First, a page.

generally, it is not recommended to put link-local addresses into generally, it is not recommended to put link-local addresses into
DNS; see [RFC4472]. DNS; see [RFC4472].
o It is not often not possible to identify the interface or link (in o It is often not possible to identify the interface or link (in a
a database, email, etc) by giving just its address without also database, email, etc) by giving just its address without also
specifying the link in some manner. specifying the link in some manner.
It should be noted that it is quite possible for the same link-local It should be noted that it is quite possible for the same link-local
address to be assigned to multiple interfaces. This can happen address to be assigned to multiple interfaces. This can happen
because the MAC address is duplicated (due to manufacturing process because the MAC address is duplicated (due to manufacturing process
defaults or the use of virtualization), because a device deliberately defaults or the use of virtualization), because a device deliberately
re-uses automatically-assigned link-local addresses on different re-uses automatically-assigned link-local addresses on different
links, or because an operator manually assigns the same easy-to-type links, or because an operator manually assigns the same easy-to-type
link-local address to multiple interfaces. All these are allowed in link-local address to multiple interfaces. All these are allowed in
IPv6 as long as the addresses are used on different links. IPv6 as long as the addresses are used on different links.
For more discussion on the pros and cons, see For more discussion on the pros and cons, see
[I-D.ietf-opsec-lla-only]. [I-D.ietf-opsec-lla-only]. See also [RFC5375] for IPv6 unicast
address assignment considerations.
Today, most operators use numbered links (option b). Today, most operators use numbered links (option b).
2.2. Static Routes 2.2. Static Routes
2.2.1. Link-Local Next-Hop in a Static Route? 2.2.1. Link-Local Next-Hop in a Static Route?
What form of next-hop address should one use in a static route? What form of next-hop address should one use in a static route?
a. Use the far-end's link-local address as the next-hop address, OR a. Use the far-end's link-local address as the next-hop address, OR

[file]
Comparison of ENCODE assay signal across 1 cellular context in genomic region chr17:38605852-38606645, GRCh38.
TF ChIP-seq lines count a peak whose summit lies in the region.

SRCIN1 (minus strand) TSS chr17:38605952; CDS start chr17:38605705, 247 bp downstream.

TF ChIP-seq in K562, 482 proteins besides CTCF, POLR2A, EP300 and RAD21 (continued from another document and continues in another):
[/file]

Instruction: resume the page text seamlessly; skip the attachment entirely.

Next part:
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Furthermore, many network operators are concerned about the Furthermore, many network operators are concerned about the
dependency of the default link-local address on an underlying MAC dependency of the default link-local address on an underlying MAC
address, as described in the previous section. address, as described in the previous section.
Today most operators use GUAs as next-hop addresses. Today most operators use GUAs as next-hop addresses.
2.3. IGPs 2.3. IGPs
2.3.1. IGP Choice 2.3.1. IGP Choice
One of the main decisions for an IPv6 implementor is the choice of One of the main decisions for an IPv6 implementer is the choice of
IGP (Interior Gateway Protocol) within the network. The primary IGP (Interior Gateway Protocol) within the network. The primary
choices are the IETF protocols of RIP [RFC2080], OSPF [RFC2328] choices are the IETF protocols of RIP [RFC2080], OSPF [RFC2328]
[RFC5340] and IS-IS [RFC5120] [RFC5308], though some operators may [RFC5340] and IS-IS [RFC5120] [RFC5308], though some operators may
consider non-IETF protocols. Here we limit our discussion to the consider non-IETF protocols. Here we limit our discussion to the
pros and cons of OSPF vs. IS-IS. pros and cons of OSPF vs. IS-IS.
Considering just OSPF vs. IS-IS, the discussion in this section Considering just OSPF vs. IS-IS, the discussion in this section
revolves around the options in the table below: revolves around the options in the table below:
+--------+--------+---------+---------+------------+----------------+ +--------+--------+---------+---------+------------+----------------+